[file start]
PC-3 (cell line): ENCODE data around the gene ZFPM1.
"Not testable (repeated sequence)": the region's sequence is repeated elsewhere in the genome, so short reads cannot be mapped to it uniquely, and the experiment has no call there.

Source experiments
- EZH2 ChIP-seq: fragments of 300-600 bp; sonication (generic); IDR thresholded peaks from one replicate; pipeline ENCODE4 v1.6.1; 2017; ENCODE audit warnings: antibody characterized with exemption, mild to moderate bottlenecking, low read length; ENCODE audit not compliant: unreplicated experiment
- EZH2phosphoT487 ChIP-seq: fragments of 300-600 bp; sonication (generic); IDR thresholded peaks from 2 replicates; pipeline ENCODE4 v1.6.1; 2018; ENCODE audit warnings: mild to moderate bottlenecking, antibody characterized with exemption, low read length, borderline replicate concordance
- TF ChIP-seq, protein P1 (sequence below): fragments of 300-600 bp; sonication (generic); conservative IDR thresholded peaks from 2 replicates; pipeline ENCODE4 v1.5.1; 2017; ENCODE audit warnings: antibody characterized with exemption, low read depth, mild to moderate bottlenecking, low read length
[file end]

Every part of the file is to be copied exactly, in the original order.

PC-3 (cell line): ENCODE data around the gene ZFPM1.
"Not testable (repeated sequence)": the region's sequence is repeated elsewhere in the genome, so short reads cannot be mapped to it uniquely, and the experiment has no call there.

Source experiments
- EZH2 ChIP-seq: fragments of 300-600 bp; sonication (generic); IDR thresholded peaks from one replicate; pipeline ENCODE4 v1.6.1; 2017; ENCODE audit warnings: antibody characterized with exemption, mild to moderate bottlenecking, low read length; ENCODE audit not compliant: unreplicated experiment
- EZH2phosphoT487 ChIP-seq: fragments of 300-600 bp; sonication (generic); IDR thresholded peaks from 2 replicates; pipeline ENCODE4 v1.6.1; 2018; ENCODE audit warnings: mild to moderate bottlenecking, antibody characterized with exemption, low read length, borderline replicate concordance
- TF ChIP-seq, protein P1 (sequence below): fragments of 300-600 bp; sonication (generic); conservative IDR thresholded peaks from 2 replicates; pipeline ENCODE4 v1.5.1; 2017; ENCODE audit warnings: antibody characterized with exemption, low read depth, mild to moderate bottlenecking, low read length